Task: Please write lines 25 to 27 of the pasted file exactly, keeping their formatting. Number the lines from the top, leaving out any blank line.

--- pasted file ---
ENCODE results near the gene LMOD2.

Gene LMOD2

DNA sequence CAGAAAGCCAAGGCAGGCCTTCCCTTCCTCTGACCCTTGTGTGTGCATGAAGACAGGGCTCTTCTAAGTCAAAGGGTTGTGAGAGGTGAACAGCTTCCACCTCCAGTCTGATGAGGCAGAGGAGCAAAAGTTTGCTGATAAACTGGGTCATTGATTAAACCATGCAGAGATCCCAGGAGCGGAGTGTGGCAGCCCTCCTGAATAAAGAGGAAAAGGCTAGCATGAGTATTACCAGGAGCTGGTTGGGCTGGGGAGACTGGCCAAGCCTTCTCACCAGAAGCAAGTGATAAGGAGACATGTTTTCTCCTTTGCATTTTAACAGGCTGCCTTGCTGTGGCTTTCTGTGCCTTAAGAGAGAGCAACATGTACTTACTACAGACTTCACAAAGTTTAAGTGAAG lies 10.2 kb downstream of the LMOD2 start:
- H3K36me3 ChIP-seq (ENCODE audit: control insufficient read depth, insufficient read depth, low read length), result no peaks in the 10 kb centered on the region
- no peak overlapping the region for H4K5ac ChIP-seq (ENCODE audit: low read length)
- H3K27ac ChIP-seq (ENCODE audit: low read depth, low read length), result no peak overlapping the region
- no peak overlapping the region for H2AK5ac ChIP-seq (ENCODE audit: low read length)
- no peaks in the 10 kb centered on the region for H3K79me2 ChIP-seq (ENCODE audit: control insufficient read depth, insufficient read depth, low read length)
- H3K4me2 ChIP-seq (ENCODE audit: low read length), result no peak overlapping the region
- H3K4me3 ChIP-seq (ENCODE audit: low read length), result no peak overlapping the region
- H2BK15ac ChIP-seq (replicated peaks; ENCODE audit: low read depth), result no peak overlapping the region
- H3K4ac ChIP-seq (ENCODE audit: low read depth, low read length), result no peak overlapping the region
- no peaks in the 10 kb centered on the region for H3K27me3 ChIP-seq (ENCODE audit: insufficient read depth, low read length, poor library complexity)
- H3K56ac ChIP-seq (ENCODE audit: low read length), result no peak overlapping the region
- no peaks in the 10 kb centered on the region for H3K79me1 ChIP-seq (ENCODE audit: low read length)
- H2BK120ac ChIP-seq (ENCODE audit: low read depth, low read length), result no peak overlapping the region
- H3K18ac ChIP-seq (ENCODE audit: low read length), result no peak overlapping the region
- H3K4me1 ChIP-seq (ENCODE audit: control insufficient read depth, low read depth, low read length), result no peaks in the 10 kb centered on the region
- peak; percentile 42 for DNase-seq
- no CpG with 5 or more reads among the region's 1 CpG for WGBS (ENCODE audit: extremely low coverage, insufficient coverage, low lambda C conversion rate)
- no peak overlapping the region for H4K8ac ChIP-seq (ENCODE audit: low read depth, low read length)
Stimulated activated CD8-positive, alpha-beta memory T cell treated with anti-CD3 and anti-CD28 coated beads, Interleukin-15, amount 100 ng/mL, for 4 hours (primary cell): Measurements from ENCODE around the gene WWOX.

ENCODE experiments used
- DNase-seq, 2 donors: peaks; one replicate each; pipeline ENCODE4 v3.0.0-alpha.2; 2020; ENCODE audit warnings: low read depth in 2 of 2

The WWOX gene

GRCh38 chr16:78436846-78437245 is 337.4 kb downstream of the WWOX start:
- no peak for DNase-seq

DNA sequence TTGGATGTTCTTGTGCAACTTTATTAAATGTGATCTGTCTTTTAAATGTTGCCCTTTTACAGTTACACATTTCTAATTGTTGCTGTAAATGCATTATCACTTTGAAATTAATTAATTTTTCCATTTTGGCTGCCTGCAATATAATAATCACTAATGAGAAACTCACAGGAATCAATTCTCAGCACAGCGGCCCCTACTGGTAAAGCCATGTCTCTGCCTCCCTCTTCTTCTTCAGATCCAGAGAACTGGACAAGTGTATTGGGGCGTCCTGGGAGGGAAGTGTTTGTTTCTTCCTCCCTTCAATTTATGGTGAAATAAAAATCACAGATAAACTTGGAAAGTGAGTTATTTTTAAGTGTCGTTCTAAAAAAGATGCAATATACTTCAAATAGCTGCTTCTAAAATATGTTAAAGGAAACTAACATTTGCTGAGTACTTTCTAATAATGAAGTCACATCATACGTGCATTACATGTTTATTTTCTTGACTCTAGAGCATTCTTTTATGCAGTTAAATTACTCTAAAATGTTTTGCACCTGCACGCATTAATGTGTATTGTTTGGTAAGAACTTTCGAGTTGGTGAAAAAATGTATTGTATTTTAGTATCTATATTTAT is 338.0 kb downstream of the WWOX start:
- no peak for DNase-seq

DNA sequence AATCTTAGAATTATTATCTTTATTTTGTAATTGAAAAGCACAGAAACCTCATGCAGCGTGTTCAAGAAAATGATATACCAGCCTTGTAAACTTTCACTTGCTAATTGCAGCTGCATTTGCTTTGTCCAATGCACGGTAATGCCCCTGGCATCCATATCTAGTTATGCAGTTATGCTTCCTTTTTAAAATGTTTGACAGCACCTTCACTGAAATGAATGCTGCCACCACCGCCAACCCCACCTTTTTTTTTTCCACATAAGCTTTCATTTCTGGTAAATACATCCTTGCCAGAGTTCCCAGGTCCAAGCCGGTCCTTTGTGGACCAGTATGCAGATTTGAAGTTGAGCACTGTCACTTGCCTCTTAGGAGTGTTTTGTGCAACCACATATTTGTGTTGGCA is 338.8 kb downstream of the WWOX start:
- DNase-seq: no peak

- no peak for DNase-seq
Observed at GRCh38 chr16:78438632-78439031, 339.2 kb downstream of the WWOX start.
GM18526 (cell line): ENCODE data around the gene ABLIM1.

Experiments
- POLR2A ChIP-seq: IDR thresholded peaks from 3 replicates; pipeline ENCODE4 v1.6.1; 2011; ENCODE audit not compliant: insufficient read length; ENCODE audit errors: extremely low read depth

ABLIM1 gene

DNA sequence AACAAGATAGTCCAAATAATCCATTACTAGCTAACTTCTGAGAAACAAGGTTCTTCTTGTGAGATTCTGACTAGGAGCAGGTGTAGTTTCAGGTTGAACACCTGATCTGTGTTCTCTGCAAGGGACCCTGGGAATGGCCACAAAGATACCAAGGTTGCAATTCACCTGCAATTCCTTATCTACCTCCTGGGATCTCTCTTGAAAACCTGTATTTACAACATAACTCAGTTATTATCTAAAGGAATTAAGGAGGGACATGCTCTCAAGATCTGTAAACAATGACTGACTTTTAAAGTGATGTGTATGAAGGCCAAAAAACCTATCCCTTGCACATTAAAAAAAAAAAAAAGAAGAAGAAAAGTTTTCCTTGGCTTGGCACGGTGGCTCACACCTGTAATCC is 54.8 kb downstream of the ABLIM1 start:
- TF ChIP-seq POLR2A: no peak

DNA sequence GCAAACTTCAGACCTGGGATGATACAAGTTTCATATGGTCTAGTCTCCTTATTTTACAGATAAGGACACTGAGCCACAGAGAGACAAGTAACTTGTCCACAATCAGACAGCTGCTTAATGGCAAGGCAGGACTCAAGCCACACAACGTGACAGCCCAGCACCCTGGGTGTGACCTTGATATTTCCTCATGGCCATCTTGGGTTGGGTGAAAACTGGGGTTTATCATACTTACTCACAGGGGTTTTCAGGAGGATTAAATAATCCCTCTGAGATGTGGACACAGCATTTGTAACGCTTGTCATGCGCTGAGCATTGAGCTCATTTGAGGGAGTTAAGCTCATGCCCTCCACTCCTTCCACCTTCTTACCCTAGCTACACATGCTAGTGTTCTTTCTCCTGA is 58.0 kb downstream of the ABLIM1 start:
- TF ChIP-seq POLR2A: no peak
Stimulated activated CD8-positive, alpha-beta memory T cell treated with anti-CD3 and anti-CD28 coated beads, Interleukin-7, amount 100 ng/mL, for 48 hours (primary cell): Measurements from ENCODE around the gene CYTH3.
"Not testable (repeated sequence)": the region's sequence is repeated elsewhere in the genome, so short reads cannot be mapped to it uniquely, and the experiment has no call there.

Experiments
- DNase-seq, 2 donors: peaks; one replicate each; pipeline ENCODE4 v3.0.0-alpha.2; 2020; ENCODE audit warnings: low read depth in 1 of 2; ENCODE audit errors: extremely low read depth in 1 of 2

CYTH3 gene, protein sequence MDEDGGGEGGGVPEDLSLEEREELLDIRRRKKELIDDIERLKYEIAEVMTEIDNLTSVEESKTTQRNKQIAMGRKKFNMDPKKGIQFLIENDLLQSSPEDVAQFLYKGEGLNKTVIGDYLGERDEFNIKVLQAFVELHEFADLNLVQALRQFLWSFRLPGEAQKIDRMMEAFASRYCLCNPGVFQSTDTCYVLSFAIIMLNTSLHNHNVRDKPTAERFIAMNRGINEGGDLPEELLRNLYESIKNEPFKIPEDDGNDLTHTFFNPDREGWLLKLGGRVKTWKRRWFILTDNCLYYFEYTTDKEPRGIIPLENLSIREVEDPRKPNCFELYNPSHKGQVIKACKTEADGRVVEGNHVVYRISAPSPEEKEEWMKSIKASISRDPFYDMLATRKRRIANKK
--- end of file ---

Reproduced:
The WWOX gene

GRCh38 chr16:78436846-78437245 is 337.4 kb downstream of the WWOX start:
- no peak for DNase-seq